Equal Pay and Fair Pay Act

The Equal Pay Act

Passed into law in 1963 by President John F. Kennedy, the Equal Pay Act ("EPA") made it illegal to pay different wage rates, based on gender, for equal work in jobs in which the effort, skill and responsibility are equal and performed under working conditions that are similar.

The EPA is one of the shortest statutes on record, with expansive coverage. Unlike Title VII claims, which require the plaintiff to file a Charge of Discrimination with the Equal Employment opportunity Commission ("EEOC") as a prerequisite to bring a lawsuit, a plaintiff does not have to file a Charge of Discrimination with the EEOC before pursuing an EPA claim.

Title VII also prohibits compensation discrimination on the basis of sex. Under Title VII there is no requirement that the job the claimant holds is a position that is more or less equal to that of a person of the opposite sex, who is paid more. In addition, there is no requirement that the claimant work in the same establishment.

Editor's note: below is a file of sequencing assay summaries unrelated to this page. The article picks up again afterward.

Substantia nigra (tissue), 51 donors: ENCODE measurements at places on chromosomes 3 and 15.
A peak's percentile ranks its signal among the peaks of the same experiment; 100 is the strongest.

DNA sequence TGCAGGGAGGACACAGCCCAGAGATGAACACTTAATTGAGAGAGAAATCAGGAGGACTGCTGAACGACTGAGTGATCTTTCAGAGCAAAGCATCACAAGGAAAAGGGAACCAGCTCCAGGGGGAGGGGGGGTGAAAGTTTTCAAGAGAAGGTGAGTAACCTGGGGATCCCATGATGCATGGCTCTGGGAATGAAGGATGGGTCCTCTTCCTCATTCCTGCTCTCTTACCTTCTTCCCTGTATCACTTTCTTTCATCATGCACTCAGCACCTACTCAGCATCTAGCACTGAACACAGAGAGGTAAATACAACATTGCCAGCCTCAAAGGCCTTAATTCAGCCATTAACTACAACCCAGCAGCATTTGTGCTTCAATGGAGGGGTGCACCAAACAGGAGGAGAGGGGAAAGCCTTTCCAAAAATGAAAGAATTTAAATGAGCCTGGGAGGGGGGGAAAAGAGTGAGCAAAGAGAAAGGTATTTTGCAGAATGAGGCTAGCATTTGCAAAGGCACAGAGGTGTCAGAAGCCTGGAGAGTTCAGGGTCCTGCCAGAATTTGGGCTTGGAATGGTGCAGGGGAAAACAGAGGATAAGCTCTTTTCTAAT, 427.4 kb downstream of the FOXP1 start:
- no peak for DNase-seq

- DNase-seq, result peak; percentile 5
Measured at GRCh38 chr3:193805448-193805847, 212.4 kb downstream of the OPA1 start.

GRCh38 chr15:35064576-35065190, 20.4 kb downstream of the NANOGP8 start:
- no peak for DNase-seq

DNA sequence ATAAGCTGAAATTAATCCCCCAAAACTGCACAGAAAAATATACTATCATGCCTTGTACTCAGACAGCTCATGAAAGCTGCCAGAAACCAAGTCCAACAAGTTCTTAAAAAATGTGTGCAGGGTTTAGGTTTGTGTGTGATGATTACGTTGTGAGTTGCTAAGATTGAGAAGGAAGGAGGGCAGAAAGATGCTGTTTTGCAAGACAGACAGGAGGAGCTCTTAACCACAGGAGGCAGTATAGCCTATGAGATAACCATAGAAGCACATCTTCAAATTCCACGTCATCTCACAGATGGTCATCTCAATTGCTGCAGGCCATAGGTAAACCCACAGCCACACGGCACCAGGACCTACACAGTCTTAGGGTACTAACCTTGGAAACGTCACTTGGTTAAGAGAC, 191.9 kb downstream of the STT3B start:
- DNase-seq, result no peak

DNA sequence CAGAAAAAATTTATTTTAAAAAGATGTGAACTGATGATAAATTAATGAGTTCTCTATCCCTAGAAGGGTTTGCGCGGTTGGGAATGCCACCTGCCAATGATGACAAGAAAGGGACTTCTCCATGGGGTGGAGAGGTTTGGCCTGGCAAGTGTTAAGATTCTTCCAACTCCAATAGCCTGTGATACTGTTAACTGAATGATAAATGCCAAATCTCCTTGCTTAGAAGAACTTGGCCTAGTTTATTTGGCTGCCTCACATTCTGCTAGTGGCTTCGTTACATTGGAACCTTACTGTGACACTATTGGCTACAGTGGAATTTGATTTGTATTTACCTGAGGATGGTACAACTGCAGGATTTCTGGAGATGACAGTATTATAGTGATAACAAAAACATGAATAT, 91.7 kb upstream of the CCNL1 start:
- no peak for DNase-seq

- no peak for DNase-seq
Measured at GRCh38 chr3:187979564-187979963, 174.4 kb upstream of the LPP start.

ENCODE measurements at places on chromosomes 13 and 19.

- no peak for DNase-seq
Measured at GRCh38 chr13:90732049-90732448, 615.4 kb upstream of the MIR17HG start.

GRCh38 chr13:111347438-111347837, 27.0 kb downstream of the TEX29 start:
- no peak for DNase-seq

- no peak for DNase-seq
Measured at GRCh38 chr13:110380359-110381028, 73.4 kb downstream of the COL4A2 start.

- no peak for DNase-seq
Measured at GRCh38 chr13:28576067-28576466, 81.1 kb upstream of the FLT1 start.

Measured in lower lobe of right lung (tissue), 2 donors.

The Fair Pay Act

On January 29, 2009, President Barack Obama signed into law the Fair Pay Act. Among other things, the Fair Pay Act prohibits wage discrimination for work in "equivalent jobs" based on national origin, race or sex. An equivalent job is one in which even if the jobs are dissimilar, the composite of responsibility, effort, skill and working conditions are equivalent in value. The Act is a natural extension of the 1963 Equal Pay Act, which is limited to sex-based discrimination in the same jobs. Where enforcement is concerned, class action lawsuits can be filed under the Fair Pay Act. Those that are successful could lead to compensatory and punitive damages.